I’ve written before about my curiosity as to whether or not the period we are living in will be well documented. So much of our lives are digital these days, and so much information has already been lost. I can look back at my own digital history and see how much information of mine has disappeared.
I have this big box of floppies. There are like 200 floppies in this box. Yesterday, on a whim, I picked up a USB to 3.5” drive and started going through some of the old disks in this box. I want to get rid of them because I haven’t looked at them probably in 8 or 9 years. A lot of stuff had already degraded to the point of not being readable - these disks have moved with me many times and have not lived in an environment conducive to data preservation. Many simply refused to mount properly and a lot of what did was often riddled with data errors.
But what I was able to recover … to say it was meaningful would be a woeful understatement. It was definitely worth the $40 I paid for the drive (I would pay much more to get access to all the data I’ve lost).
I found stories I wrote in high school, smack in the middle of my “deep depression” phase. I found some of the first code I ever wrote (in 1990, I will have you know). I found old coursework from my first year at Auburn. I found massively old stuff from when I was pledging the fraternity. Old chat logs from my MUD days. Old programs, some of which may actually still work. And what I could was immediately copied to my file server, preserving the timestamps. The oldest one I’ve seen so far is late 1988. When this data was written to disk, Ronald Reagan was President.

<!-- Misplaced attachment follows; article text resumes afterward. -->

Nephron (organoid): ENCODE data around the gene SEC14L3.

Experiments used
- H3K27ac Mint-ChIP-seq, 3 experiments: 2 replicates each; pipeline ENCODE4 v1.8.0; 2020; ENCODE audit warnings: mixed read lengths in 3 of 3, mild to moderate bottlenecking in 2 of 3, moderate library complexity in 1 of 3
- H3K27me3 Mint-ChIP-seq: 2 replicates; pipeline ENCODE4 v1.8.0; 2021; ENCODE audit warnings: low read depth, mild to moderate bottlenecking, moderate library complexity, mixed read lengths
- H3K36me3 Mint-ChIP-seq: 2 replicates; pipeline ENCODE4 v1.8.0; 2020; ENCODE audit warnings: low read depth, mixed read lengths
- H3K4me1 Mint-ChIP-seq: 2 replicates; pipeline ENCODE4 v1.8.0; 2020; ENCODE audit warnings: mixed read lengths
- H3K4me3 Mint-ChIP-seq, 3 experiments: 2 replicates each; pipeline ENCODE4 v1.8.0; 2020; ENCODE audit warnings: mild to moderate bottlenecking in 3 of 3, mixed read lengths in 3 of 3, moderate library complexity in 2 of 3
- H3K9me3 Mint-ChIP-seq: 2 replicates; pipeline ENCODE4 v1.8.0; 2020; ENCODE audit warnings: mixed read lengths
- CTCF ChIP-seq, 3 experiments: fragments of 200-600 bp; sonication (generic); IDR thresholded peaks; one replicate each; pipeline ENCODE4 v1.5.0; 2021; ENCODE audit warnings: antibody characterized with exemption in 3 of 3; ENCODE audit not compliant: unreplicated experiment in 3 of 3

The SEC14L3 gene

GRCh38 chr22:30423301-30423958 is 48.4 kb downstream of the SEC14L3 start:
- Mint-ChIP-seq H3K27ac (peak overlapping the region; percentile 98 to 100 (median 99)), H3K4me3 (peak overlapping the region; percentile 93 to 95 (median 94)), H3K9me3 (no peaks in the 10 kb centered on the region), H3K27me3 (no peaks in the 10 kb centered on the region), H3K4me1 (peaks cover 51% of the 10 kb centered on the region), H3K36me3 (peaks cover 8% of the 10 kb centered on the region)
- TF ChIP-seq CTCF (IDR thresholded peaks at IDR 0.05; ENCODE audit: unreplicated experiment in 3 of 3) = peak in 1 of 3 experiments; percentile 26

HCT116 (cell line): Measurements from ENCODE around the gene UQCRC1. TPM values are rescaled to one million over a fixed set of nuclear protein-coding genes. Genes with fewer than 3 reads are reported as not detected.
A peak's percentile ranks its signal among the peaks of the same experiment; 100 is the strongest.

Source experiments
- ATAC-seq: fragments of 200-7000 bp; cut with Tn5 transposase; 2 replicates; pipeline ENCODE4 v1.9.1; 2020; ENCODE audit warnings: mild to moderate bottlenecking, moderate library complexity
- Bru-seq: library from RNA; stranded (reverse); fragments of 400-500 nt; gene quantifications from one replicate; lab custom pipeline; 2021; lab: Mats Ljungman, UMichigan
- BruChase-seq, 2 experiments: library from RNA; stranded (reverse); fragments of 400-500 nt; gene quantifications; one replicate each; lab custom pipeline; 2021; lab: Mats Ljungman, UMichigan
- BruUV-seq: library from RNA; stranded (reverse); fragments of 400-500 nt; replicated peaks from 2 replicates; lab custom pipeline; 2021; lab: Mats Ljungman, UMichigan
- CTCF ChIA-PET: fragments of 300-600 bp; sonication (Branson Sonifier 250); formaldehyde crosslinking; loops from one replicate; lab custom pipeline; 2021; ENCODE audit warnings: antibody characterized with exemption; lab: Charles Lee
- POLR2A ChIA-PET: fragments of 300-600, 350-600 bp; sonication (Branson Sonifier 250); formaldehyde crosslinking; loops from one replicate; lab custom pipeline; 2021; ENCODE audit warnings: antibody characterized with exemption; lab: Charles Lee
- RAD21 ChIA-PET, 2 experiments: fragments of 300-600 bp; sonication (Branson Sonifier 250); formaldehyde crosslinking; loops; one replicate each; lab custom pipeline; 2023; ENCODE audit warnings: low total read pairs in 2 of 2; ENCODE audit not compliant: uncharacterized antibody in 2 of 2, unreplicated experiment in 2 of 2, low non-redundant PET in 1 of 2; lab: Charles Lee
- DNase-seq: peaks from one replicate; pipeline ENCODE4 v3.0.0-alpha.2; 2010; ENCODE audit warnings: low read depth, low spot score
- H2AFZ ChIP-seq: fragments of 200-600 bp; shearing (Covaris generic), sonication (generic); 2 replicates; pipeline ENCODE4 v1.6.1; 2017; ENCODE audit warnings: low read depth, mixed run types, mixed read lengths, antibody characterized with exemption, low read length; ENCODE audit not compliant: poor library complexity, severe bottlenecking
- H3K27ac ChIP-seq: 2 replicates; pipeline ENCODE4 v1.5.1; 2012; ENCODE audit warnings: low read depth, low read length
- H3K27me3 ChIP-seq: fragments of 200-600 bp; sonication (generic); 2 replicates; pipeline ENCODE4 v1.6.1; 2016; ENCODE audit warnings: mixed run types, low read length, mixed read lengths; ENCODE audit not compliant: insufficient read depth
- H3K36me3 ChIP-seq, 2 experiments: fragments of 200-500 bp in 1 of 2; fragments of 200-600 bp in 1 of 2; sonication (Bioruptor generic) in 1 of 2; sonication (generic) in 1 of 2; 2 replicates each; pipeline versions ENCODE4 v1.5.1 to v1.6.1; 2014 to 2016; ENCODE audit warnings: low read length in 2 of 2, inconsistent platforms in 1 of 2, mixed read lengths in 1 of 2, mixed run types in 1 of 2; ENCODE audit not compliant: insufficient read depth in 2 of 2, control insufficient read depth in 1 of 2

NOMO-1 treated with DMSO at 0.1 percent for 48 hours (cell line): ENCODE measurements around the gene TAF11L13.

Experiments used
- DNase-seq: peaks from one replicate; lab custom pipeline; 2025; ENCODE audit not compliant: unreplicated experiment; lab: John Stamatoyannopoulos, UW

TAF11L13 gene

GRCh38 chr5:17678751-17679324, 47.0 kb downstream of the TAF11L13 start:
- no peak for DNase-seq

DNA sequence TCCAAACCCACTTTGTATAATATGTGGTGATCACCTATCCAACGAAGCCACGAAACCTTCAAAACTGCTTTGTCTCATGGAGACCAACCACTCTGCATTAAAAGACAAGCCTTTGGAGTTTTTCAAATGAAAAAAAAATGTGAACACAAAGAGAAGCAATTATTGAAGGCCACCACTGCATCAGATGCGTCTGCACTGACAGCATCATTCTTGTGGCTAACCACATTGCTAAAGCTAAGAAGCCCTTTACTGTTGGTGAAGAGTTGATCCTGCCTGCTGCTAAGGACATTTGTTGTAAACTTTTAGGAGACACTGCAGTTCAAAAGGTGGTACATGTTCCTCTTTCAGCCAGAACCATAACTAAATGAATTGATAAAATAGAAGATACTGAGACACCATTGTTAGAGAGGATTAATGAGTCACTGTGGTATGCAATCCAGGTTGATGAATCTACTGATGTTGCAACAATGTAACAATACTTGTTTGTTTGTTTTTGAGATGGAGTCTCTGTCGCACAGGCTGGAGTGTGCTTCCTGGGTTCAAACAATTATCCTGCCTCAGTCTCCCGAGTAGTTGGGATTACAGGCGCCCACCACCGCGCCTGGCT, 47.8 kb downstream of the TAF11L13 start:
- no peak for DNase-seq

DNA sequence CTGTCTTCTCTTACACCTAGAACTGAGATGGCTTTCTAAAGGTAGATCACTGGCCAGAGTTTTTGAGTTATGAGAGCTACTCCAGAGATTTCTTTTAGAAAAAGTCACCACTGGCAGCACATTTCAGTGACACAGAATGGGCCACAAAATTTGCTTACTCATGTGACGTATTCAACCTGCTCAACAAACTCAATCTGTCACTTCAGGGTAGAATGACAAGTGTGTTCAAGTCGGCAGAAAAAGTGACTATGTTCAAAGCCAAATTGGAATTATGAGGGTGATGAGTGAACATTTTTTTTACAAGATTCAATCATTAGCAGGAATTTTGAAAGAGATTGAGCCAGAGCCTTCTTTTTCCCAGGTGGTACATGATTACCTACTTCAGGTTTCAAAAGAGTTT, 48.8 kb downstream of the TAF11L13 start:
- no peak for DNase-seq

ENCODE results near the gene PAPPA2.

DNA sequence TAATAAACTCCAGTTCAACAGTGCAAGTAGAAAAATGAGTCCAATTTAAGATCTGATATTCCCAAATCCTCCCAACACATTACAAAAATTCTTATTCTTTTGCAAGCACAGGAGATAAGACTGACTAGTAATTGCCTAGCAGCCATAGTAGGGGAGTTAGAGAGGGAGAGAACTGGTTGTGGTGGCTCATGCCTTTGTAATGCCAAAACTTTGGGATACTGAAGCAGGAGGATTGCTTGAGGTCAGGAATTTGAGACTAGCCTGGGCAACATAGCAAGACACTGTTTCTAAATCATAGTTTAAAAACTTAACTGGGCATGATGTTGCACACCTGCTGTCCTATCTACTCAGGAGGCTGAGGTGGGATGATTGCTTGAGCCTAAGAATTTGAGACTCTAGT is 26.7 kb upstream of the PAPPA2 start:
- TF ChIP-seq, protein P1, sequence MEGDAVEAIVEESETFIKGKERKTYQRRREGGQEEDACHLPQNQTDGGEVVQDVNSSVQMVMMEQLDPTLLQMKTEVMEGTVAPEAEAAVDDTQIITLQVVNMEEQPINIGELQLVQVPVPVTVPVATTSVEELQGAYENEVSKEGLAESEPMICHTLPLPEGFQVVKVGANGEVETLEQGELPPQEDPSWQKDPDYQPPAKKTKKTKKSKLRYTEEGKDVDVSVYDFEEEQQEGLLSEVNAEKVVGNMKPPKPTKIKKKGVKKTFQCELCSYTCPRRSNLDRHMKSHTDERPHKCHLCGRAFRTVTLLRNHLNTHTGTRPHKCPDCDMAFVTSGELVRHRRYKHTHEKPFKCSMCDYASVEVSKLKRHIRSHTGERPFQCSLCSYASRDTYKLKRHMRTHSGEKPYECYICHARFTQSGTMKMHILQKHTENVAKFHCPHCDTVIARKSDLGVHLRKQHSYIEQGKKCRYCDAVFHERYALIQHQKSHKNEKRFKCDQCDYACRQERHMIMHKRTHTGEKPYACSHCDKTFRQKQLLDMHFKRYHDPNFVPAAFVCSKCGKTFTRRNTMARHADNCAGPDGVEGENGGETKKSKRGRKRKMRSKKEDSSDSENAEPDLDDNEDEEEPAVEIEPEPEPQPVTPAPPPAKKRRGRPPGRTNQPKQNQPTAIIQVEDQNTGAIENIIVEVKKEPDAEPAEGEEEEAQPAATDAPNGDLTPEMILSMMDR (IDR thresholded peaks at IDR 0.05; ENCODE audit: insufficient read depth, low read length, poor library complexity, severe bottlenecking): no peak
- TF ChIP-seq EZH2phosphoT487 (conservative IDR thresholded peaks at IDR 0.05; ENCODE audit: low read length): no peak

It occurs to me that what I have here is my own digital Dead Sea Scrolls. Buried in this box that I’ve been carrying around for 8 years but otherwise not thinking much about was a treasure trove of old documents, pictures and memories, some of which was damaged but much of which was intact. I guess I probably knew about them at one time, but as time passed what exactly was on them was forgotten as I moved on to new things - CDs, hard drives and online storage. Finding all the data that was actually stored here was a massive and happy surprise for all the wonderful memories it brought back.
This has also made me keenly aware of the need for me to have a more comprehensive backup solution. The problem is that I have accumulated so much data that I want to save. “Burn it to CD,” doesn’t really work when you have 300gb+ of data to backup - I don’t feel like burning 450 CDs. At this point, I’m considering a solution that looks something like this:
Build another machine and take it to the office. rsync the changes to it each night. This accomplishes both an active incremental backup and an offsite backup.
Once every so often (maybe every six months), a back up to dual layer Blu-ray disks (which hold 50gb each). Those go into my fire safe.
One thing is for sure, though. I was so happy to find all this old data, happy with what I’ve recovered so far (I’m only about half way through the box), and want to be sure I don’t lose any more. These files represent treasured, irreplaceable events in my life and I want to hold onto them as best I can.